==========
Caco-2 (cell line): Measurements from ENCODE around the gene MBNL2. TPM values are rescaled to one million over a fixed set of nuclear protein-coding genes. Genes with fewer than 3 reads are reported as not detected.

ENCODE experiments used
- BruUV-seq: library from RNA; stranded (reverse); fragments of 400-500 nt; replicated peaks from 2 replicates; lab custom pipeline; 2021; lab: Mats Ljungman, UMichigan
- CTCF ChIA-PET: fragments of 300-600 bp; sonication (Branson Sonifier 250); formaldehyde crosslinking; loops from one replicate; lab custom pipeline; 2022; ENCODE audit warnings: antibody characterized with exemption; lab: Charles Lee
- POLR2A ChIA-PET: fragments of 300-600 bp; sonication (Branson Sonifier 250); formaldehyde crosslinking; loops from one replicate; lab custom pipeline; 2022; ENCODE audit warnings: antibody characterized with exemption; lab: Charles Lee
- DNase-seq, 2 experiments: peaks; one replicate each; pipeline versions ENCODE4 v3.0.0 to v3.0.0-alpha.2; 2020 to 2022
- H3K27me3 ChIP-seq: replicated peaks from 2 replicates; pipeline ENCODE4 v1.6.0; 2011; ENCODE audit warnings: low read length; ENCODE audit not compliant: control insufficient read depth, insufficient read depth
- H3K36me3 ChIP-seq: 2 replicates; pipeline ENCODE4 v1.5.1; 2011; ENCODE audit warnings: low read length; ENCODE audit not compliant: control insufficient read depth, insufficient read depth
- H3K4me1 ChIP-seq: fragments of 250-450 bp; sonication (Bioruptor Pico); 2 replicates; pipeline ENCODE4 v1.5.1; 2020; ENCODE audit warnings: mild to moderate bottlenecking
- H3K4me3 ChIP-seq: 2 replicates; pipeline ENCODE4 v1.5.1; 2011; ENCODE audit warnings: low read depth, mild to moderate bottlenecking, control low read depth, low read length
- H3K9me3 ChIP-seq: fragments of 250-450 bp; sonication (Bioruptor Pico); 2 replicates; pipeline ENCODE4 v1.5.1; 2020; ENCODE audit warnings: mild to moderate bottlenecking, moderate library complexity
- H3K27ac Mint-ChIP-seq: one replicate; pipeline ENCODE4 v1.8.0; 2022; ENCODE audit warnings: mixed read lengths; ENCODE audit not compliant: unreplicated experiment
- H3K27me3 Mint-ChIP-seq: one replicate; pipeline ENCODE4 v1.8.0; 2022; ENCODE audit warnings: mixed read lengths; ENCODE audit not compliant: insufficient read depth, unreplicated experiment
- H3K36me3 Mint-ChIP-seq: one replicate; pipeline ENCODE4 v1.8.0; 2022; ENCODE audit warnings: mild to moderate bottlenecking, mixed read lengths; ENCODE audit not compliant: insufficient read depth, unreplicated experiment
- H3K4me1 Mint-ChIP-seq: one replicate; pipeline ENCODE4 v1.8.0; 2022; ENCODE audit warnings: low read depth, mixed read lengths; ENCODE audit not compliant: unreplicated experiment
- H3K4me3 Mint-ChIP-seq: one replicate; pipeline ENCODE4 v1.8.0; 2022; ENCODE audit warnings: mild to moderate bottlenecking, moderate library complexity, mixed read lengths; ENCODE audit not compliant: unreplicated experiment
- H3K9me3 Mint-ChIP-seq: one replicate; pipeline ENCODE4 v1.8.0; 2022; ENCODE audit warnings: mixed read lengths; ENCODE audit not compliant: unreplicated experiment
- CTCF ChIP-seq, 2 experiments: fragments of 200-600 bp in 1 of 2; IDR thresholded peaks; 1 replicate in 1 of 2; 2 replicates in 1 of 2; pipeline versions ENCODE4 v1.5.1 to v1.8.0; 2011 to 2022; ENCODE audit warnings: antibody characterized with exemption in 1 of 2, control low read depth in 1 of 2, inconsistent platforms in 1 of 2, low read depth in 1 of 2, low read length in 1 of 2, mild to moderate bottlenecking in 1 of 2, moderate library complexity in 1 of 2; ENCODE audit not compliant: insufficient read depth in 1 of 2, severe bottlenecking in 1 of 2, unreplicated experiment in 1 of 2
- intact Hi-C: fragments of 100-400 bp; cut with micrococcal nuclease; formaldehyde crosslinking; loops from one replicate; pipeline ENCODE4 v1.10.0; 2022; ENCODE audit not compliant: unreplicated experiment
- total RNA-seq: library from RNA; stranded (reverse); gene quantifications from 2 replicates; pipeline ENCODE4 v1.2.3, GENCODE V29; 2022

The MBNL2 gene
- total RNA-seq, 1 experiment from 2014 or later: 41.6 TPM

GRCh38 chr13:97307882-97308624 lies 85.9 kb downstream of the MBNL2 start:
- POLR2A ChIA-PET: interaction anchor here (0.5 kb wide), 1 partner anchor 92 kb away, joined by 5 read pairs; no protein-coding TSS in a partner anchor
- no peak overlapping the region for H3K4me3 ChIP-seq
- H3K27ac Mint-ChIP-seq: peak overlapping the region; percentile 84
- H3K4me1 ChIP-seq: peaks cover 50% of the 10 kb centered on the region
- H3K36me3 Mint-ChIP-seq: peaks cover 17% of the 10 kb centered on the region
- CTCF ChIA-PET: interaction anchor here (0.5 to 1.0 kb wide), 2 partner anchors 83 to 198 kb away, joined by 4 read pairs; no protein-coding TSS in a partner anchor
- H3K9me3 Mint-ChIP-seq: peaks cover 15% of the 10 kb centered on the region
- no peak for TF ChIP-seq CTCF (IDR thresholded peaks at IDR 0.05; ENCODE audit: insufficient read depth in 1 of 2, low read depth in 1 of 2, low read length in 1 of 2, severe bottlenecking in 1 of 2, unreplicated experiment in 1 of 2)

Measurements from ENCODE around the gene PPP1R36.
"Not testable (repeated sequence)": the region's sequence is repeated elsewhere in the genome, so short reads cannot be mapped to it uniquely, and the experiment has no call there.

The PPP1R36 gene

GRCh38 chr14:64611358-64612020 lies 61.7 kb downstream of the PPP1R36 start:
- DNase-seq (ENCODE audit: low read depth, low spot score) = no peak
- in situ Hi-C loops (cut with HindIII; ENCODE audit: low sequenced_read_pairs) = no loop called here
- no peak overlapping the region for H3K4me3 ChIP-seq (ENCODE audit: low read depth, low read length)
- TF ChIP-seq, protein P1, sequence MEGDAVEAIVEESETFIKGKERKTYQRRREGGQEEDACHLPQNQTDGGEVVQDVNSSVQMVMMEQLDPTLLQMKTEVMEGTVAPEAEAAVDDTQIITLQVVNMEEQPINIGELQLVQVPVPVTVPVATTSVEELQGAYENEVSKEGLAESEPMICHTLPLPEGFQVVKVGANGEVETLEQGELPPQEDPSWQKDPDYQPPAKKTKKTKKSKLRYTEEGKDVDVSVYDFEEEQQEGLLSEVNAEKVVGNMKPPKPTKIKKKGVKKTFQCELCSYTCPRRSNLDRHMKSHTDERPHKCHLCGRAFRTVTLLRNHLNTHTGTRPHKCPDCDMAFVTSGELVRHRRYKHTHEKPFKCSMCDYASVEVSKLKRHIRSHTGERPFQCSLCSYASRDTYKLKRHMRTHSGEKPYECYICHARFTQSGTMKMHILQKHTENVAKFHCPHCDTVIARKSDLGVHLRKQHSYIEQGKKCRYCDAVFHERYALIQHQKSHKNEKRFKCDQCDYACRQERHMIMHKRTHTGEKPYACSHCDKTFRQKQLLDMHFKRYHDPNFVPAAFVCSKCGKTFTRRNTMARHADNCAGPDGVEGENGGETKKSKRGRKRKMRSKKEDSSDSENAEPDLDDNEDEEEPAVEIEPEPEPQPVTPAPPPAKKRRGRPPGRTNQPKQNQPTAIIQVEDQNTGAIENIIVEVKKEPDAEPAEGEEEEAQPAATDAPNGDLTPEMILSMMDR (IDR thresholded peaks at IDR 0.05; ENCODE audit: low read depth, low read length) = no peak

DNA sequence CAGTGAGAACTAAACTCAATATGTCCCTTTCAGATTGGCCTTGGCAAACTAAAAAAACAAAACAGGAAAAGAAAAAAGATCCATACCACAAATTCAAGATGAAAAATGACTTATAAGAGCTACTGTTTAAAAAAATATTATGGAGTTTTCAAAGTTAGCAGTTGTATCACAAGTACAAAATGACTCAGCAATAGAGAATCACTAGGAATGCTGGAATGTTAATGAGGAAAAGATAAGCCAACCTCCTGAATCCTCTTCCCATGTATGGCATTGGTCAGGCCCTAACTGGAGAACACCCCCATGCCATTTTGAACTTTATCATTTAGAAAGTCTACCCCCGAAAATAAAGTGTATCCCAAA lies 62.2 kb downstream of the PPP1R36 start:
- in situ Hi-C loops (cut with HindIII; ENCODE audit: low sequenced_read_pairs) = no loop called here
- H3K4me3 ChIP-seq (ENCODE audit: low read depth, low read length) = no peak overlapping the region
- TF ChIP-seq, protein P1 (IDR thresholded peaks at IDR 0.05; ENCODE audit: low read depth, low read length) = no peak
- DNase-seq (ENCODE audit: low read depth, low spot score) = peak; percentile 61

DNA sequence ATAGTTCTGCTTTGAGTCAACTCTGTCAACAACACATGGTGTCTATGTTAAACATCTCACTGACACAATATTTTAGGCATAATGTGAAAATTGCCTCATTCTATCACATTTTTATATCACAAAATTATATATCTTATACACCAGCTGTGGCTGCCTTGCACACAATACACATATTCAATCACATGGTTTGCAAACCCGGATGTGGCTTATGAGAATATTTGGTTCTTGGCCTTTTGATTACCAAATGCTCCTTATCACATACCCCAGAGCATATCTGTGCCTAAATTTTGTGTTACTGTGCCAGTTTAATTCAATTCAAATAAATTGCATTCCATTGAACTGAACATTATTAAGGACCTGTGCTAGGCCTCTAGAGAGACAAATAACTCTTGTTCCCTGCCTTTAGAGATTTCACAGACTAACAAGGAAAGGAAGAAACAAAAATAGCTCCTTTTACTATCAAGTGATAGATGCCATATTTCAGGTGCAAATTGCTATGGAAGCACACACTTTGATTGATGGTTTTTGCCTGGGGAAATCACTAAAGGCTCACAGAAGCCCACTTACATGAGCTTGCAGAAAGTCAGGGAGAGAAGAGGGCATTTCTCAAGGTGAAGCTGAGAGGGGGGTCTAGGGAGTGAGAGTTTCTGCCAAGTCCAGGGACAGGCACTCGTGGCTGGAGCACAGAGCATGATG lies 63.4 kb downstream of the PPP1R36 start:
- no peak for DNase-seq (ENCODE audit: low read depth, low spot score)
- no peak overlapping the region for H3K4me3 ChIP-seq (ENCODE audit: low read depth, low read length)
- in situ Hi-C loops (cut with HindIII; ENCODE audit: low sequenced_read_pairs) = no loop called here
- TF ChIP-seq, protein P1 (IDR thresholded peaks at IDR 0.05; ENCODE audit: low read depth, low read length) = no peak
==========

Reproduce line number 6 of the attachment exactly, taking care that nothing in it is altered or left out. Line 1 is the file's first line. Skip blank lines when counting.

- DNase-seq, 2 experiments: peaks; one replicate each; pipeline versions ENCODE4 v3.0.0 to v3.0.0-alpha.2; 2020 to 2022